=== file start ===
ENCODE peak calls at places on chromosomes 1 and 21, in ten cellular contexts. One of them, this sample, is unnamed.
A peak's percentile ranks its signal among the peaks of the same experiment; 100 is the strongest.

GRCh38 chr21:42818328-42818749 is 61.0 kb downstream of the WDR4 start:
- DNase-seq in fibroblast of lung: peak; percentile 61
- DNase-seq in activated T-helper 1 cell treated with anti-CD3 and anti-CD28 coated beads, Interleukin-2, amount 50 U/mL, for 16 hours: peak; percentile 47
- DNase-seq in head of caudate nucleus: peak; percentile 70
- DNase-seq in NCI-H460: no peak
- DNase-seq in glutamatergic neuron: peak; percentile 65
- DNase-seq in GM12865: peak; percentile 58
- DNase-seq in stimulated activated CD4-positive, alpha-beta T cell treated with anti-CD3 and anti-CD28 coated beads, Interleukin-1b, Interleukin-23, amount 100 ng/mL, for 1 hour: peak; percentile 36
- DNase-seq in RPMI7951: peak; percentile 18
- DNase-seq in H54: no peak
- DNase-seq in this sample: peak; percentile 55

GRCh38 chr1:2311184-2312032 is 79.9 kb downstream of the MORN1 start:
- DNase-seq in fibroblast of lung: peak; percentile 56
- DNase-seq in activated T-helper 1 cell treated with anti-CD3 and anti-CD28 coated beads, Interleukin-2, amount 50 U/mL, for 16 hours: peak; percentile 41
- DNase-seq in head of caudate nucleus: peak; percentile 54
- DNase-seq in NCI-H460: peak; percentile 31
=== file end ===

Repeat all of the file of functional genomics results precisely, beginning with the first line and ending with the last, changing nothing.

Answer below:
ENCODE peak calls at places on chromosomes 1 and 21, in ten cellular contexts. One of them, this sample, is unnamed.
A peak's percentile ranks its signal among the peaks of the same experiment; 100 is the strongest.

GRCh38 chr21:42818328-42818749 is 61.0 kb downstream of the WDR4 start:
- DNase-seq in fibroblast of lung: peak; percentile 61
- DNase-seq in activated T-helper 1 cell treated with anti-CD3 and anti-CD28 coated beads, Interleukin-2, amount 50 U/mL, for 16 hours: peak; percentile 47
- DNase-seq in head of caudate nucleus: peak; percentile 70
- DNase-seq in NCI-H460: no peak
- DNase-seq in glutamatergic neuron: peak; percentile 65
- DNase-seq in GM12865: peak; percentile 58
- DNase-seq in stimulated activated CD4-positive, alpha-beta T cell treated with anti-CD3 and anti-CD28 coated beads, Interleukin-1b, Interleukin-23, amount 100 ng/mL, for 1 hour: peak; percentile 36
- DNase-seq in RPMI7951: peak; percentile 18
- DNase-seq in H54: no peak
- DNase-seq in this sample: peak; percentile 55

GRCh38 chr1:2311184-2312032 is 79.9 kb downstream of the MORN1 start:
- DNase-seq in fibroblast of lung: peak; percentile 56
- DNase-seq in activated T-helper 1 cell treated with anti-CD3 and anti-CD28 coated beads, Interleukin-2, amount 50 U/mL, for 16 hours: peak; percentile 41
- DNase-seq in head of caudate nucleus: peak; percentile 54
- DNase-seq in NCI-H460: peak; percentile 31